After becoming aware of these subtleties, you can start to realize where the walls are by the sounds reflecting from them.  It's not too hard to be able to stay aligned in the middle of the hallway using this basic echolocation method.

Today I had a bit different experience.  In my building, there are several bends in the hallway which are generally more difficult to detect.  A right angle turn is easy, because you will suddenly notice a "hollow-ness" off to one side and you will know that the hallway opens up to that side.  However my hallway has several 45 degree bends which are much more difficult and I generally am too confused by the signal change to know exactly when the turn is coming.  Today as I approached one of these 45 degree hallway bends I kept an open awareness to all of the signals coming in, but tried not to think about it too much. When I did this and approached the bend, I felt a complete shift in my subconscious understanding of where I was.  It was as if the whole environment shifted around me.  I actually felt the walls and I felt the opening ahead of me simply change position.  My body understood the change and almost automatically course corrected.

I think something I've been struggling with is over analyzing the actual science of what's happening and not just being aware of the big picture.  Today I learned that it's easy to over analyze and start thinking about all the actual sounds instead of just feeling your surroundings.  Try not worrying about the details so much and just "relax into it".

I'm certain that confidence played a role in being able to ignore some of the details and relax, so it's still important to simply close your eyes and walk around even if you have no sense of echolocation and have no idea what you're listening for.  This will help build the confidence and comfort level of walking with your eyes closed and eventually lead to the ability to relax.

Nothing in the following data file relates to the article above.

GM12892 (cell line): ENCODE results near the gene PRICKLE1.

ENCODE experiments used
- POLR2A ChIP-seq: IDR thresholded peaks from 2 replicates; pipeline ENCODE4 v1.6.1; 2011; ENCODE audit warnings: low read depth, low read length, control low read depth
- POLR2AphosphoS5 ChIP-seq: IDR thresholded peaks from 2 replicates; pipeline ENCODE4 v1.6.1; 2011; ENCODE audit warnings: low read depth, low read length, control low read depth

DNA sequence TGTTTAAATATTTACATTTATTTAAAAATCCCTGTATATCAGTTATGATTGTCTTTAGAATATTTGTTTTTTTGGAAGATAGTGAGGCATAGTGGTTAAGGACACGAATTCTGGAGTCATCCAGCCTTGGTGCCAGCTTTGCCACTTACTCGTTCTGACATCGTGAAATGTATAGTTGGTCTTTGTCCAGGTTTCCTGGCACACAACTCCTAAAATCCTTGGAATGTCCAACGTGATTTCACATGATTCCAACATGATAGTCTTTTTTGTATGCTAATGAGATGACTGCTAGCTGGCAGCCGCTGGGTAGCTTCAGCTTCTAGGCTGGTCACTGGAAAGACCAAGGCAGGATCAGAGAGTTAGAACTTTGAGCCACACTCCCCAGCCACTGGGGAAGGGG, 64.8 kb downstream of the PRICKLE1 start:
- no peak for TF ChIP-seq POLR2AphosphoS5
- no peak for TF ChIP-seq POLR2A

Good Luck!  Let me know what you find!

Wednesday, June 22, 2011

The Science of Echolocation in Bats - Active Sensing

Followers! I just found this great publication from Nachum Ulanovsky at the Weizmann Institute of Science. It was just published this past May and has some great information on the physics of object recognition, texture recognition, beacon signal mechanics, the radar equation and all sorts of other fun stuff. So forget the books I posted earlier today, CHECK THIS OUT!

Echolocation Books:

Sorry I've been slacking off here.  For everyone out there looking for more information on echolocation check out these:

Listening in the Dark: The Acoustic Orientation of Bats and Men

Echolocation in Bats and Dolphins

The Sonar of Dolphins

ABC News Specials Medical Mysteries Series-Episode #3

Echolocation in Whales and Dolphins

The Neural Basis of Echolocation in Bats (Zoophysiology)


Perception: Philosophy of perception, Illusion, Déjà vu, Direct realism, Gestalt psychology, Animal echolocation, Chemotaxis, Nothing

Transmitting Beam Patterns of the Atlantic Bottlenose Dolphin (Tursiops Truncatus) : Investigations in the Existence and Use of High Frequency Components Found in Echolocation Signals

Free 10-Minute Audio Lesson: Learn the Echolocation Click

Learn echolocation clicks with a free audio lesson
Learning how to click is one of the first steps to becoming an effective echoloator. This lesson provides clicking samples of a variety of different clicks and descriptions of when they might be most useful. This lesson has been used by O&M instructors all over the world.

Despite popular belief, it's easy to make your clicking quite subtle or unnoticeable even in quiet settings. There are many different clicks for different situations. I explain all of these in great detail and give examples of where, why and when they can and should be used.

Get your free lesson now: